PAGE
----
This was a vital election. A Tory failure would have been an act of political treason. Five years ago, the UK was grovelling with the PIGS in the fiscal sty. Our public finances were in a deplorable state, the financial system was in crisis and growth had disappeared over the economic horizon. No one has paid enough tribute to Messrs Cameron and Osborne for the sang-froid they displayed in the face of such adversity, and for their success.
Not only that: we have two long-term structural problems in this country, both of which Lady Thatcher sidestepped, both of which David Cameron tackled. The first is welfare. In its corrosion of morale, its sabotage of élan vital, our welfare system creates an underclass. Any travel-stained kid with two legs, two arms, semi-competent English, an honest face and a willing manner can walk off a bus from Warsaw and into a job. So why do we have 1.8 million unemployed?
There is one obvious reason. To use Alastair Campbell’s contemptibly complacent phrase, we have bog-standard comprehensives, which turn out children only equipped to live on welfare. There again, the Tories acted, with the Gove reforms.
The radical changes in welfare — IDS’s agenda — and education are not just legislative. Within another five years, they will have changed the culture, in the same way that Margaret Thatcher’s trade union reforms did, and will be irreversible. That would not have been true if Mr Cameron had lost this election, which he came perilously close to doing — and it would have been his own fault.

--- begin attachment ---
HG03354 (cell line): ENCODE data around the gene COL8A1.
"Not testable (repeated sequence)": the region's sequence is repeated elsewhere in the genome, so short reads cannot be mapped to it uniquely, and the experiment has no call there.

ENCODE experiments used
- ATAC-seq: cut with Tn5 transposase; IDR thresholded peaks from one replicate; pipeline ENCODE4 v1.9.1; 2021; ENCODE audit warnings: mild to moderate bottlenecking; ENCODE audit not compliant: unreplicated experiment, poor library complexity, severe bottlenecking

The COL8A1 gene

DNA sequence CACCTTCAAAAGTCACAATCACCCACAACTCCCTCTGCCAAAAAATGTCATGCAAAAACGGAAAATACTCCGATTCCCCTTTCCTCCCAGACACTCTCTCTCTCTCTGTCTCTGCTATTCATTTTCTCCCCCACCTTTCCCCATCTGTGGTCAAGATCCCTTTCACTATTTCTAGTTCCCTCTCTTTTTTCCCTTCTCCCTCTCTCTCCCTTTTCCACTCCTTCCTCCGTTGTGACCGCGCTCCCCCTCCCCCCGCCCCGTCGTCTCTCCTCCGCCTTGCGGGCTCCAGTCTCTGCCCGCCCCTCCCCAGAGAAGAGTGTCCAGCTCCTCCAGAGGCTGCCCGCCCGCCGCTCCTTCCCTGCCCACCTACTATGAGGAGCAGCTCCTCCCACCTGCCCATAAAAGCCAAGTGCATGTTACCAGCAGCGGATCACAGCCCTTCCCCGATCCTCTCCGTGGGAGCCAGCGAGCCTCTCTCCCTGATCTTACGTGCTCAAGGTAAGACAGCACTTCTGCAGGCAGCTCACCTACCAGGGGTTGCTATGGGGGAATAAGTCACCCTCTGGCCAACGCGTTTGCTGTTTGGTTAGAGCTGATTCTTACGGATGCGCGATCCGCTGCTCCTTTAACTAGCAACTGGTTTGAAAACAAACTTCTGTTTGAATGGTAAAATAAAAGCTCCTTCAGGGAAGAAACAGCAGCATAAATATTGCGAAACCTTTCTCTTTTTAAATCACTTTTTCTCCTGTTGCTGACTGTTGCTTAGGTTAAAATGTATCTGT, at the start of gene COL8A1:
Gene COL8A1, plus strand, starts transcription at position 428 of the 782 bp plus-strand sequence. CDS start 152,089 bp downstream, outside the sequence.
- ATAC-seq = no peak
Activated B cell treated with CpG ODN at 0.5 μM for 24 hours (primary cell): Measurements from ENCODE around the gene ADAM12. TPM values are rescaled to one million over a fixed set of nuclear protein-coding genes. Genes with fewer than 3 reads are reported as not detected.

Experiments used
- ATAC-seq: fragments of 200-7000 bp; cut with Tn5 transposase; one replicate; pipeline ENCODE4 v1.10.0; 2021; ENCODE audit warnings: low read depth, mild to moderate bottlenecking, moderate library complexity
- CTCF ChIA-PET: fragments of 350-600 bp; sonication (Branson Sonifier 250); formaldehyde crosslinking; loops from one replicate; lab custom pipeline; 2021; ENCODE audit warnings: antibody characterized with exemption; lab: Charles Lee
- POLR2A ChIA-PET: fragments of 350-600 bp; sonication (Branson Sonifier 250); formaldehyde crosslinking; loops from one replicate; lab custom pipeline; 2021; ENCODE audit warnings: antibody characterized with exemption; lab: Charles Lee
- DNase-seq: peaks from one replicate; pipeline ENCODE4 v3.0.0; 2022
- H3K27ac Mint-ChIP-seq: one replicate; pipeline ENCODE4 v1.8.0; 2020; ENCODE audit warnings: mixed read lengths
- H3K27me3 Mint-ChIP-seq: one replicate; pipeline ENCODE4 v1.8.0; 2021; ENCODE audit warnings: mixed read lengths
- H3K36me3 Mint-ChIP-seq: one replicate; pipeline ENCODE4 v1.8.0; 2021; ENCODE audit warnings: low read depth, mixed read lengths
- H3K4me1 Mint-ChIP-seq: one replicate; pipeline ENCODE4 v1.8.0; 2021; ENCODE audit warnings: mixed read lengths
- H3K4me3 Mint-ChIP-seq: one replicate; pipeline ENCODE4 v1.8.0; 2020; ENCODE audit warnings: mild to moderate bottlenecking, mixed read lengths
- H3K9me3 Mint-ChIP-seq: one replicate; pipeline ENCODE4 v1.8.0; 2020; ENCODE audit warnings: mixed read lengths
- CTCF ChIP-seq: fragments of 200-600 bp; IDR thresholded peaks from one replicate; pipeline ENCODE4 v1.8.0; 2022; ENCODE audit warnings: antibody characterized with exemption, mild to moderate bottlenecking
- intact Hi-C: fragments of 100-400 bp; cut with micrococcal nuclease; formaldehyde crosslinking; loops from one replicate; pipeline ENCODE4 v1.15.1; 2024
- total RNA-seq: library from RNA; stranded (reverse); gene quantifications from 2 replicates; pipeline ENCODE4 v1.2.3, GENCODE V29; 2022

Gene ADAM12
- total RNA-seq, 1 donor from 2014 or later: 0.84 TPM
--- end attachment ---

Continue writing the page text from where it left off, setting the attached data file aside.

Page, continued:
There is one profound misconception about David Cameron. He began his career in that great political nursery, the Conservative Research Department. He then became a political adviser, and afterwards was alleged to have worked as a spin-doctor for Michael Green, though his role was broader. He spent many evenings around many dining tables discussing his party’s future. So when he became PM, there was a widespread assumption. Whatever else he did, he would be a superb politician.
That turned out to be entirely wrong. He has been a seriously important Prime Minister, with more to come. He may yet end up with a claim to greatness. But of all the post-Churchill premiers, he has been the worst politician bar two: Anthony Eden and Gordon Brown (yes, I mean it: not as good at politics as Alec Home).
As a politician, DC has one stonking defect. He is too normal. In William Waldegrave’s recently published and unputdownable memoir, he says that John Major was ill-equipped for prime-ministerial leadership because he was not ‘odd enough, ruthless enough or strange enough’. Something similar is true of David Cameron. He is too gently rural, philosophically pragmatic, eupeptically English. ‘Dearly beloved’ could be his motto. Churchill and Thatcher, the great warrior politicians, were seeking to compensate for inner incompleteness. David Cameron is seeking to express an inner calm.
That sounds impressive: not so. Most British voters are not inwardly calm. Many of them lead lives of quiet desperation. David Cameron’s self-assured body language grates on them and his background does not help. A lot of voters are ready to let social resentment tip over into voting behaviour. Mr Cameron is not the man to dissuade them, especially as his excessive rationality leads him to a combination of Heathism and vulgar Marxism.